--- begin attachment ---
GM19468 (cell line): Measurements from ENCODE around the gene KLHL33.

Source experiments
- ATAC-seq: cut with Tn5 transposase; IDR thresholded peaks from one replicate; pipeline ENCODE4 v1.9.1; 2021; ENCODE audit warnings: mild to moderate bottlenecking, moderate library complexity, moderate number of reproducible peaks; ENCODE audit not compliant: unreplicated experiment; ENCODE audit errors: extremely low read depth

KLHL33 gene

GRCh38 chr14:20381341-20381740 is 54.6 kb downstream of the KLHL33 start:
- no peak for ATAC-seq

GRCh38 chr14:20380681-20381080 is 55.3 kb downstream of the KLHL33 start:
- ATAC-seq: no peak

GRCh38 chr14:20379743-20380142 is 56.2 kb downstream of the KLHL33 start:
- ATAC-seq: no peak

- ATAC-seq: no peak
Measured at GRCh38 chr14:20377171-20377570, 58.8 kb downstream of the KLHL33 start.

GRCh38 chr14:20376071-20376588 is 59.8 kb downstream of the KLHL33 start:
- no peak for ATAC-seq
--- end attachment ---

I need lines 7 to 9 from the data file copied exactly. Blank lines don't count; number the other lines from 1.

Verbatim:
GRCh38 chr14:20380681-20381080 is 55.3 kb downstream of the KLHL33 start:
- ATAC-seq: no peak

GRCh38 chr14:20379743-20380142 is 56.2 kb downstream of the KLHL33 start: